What follows below will be a general overview of the process for completing a separation agreement. It begins by contacting our office and concludes with the completed separation agreement that is provided to the client.
Please note that this is not a precise account of how the process works, but merely a general guideline. Each situation is unique. Furthermore, different types of agreements and different types of retainers with our firm necessitate varying approaches to this process. Keep in mind that this process is not limited to just separation agreements, but can be applied to any kind of domestic contracts such as a cohabitation agreement or a marriage contract (and/or a prenup).
Step 1 – Initial Contact: A potential client contacts our firm by phone, email or in person, and we arrange an in office meeting with one of our lawyers for a consultation (click here if you would like to book a consultation, hyperlink to relevant part of website).
Step 2 – The Consultation: The potential client brings any relevant documents to the consultation so that we can determine what may be the best legal solution to their legal problem. This consultation is an information session, and we are not hired at this stage to represent the potential client.
Step 3 – The Retainer (aka the Contract): If the potential client wishes to draft a separation agreement, we will draft a formal retainer (i.e. contract between you and the lawyer) that must be signed by the client and our firm before we begin any work. This document covers the type of legal services that the firm would provide to you.
Step 4 – Gathering Info: Once the retainer is signed by the potential client and our firm, that potential client is now our client. We provide the client with a questionnaire that asks them to provide as much information as possible including things such as their finances, children, employment, assets and debts.
Step 5 – Drafting the Agreement: After the questionnaire is complete, the client provides it to our firm and we use that information to draft a separation agreement. This can also include drafting financial statements. We take this time to include the details from your questionnaire into the agreement, and include any specific terms or conditions that may have been discussed. During this stage we may ask you for more information in order to effectively include all necessary items.
Step 6 – Reviewing the First Draft: Once the first draft is completed, we contact the client to review the agreement with them to see if any other provisions need to be included or removed. This is to ensure that the agreement matches the client’s intentions and wishes.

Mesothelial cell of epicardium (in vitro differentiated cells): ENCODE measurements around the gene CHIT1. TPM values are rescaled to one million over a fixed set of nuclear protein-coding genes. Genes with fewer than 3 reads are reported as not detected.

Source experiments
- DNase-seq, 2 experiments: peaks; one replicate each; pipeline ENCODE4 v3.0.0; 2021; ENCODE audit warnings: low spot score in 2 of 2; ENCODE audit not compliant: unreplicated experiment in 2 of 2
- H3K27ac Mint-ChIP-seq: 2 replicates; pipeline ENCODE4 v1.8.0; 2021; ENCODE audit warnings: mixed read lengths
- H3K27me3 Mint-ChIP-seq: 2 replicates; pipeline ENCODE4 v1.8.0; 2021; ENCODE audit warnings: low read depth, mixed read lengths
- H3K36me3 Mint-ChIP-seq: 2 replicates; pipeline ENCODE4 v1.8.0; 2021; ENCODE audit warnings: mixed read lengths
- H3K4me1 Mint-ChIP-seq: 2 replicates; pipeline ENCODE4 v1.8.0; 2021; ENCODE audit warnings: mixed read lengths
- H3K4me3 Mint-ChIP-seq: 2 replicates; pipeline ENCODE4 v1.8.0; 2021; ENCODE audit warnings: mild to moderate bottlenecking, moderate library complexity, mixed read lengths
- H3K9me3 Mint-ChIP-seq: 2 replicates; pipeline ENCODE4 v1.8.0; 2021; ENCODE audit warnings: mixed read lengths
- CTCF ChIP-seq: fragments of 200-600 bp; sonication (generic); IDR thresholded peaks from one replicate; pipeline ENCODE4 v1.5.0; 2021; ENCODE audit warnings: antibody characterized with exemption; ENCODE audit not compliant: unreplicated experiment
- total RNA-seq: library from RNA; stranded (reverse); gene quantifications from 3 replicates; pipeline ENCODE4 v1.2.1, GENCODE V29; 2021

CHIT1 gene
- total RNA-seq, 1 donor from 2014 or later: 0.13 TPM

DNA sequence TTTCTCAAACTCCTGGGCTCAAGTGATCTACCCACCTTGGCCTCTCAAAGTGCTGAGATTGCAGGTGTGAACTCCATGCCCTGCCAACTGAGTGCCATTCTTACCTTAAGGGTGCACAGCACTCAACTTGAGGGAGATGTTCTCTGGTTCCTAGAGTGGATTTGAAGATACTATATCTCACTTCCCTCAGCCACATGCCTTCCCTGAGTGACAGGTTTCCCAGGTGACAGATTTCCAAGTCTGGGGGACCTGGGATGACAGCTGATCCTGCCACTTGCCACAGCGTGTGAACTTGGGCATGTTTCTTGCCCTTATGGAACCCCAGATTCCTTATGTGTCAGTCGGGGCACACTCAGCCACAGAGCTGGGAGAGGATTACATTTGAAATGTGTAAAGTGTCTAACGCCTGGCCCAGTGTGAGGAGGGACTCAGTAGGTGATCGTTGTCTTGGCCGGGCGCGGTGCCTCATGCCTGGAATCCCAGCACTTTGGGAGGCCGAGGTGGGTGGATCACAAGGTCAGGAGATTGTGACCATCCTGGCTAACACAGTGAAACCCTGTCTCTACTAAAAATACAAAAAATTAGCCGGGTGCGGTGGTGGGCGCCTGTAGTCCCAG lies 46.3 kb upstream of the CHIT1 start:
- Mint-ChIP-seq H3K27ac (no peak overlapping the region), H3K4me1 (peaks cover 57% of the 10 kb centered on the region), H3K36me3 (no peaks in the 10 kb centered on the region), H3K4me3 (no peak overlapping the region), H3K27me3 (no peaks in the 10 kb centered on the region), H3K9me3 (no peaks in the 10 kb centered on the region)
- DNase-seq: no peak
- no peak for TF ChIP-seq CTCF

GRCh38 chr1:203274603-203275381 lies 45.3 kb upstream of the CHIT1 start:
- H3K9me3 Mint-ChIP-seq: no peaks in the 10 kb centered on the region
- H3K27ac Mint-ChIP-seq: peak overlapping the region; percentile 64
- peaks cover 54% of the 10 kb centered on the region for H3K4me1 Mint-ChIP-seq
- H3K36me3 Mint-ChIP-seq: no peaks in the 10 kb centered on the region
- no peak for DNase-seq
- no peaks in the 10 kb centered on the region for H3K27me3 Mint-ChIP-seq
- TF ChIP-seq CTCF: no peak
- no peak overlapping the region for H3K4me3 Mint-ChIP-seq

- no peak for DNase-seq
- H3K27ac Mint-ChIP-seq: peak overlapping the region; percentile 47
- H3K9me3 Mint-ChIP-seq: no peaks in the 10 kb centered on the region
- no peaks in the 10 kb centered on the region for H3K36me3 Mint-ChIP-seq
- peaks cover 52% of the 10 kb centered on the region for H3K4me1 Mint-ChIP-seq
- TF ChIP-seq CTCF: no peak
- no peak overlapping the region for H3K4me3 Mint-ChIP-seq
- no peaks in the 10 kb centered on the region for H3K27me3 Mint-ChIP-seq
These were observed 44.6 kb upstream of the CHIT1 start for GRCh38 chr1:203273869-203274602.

Step 7 – Opposing Party Review and Negotiation: Once the first draft is approved by the client, we send a copy of the draft to the other spouse’s lawyer for them to review. If any terms need to be adjusted, we contact the other lawyer to negotiate until all parties agree to the terms and conditions of the separation agreement.
Step 8 – Final Review and Execution: Once everyone is in agreement, we create a final draft copy of the agreement for your review. We arrange a meeting where you attend our office and we review the final draft of the agreement in detail. Should everything be in order, we execute the agreement by having you sign the agreement with a witness and date your signature. This is done on multiple copies of the agreement, usually one for each party and one for each lawyer totalling 4 copies. Once executed, the lawyer at our firm will sign an Independent Legal Advice Certificate (“ILA Certificate”).
Step 9 – Completion: We then provide all signed copies to the opposing party for them to sign, witness and date, and for their lawyer to also provide an ILA Certificate. Once that is done, they mail two completed copies back to us and we provide the client with one completed separation agreement completing the process.
Typically this process takes about 2-3 weeks to complete. This timeline is dependent on how much negotiation needs to take place in order to resolve all outstanding issues. However, negotiating the details of your separation outside of court is a faster, simpler, and more cost-effective means of dealing with issues.
Should your spouse provide you with an agreement, we can discuss providing Independent Legal Advice services for you. This would essentially reverse the roles of the parties in the process outlined above.
If you are looking to get a domestic contract drafted, feel free to contact our firm to see what legal services may be best suited to your particular needs.
What is a separation agreement?
Separation agreements are contracts between two persons in a romantic relationship regarding their familial rights and obligations towards each other. These types of agreements allow people to negotiate issues such as how children will be taken care of, what kind of support will be paid between the spouses, and how to distribute assets such as the home. Once the issues are identified and agreed upon, the separation agreement can provide certainty and peace of mind for both parties as they move on from the relationship.
Do I need a separation agreement to get divorced or get separated?
If you are married, (if you aren’t married skip on to the next paragraph) you don’t actually NEED a separation agreement in order to get divorced or to separate from your spouse. The Divorce Act requires that there be a “breakdown of the marriage”. This means that:
- you live separate and apart for one year;
- the other spouse has committed adultery; or
- one spouse has treated the other with physical or mental cruelty.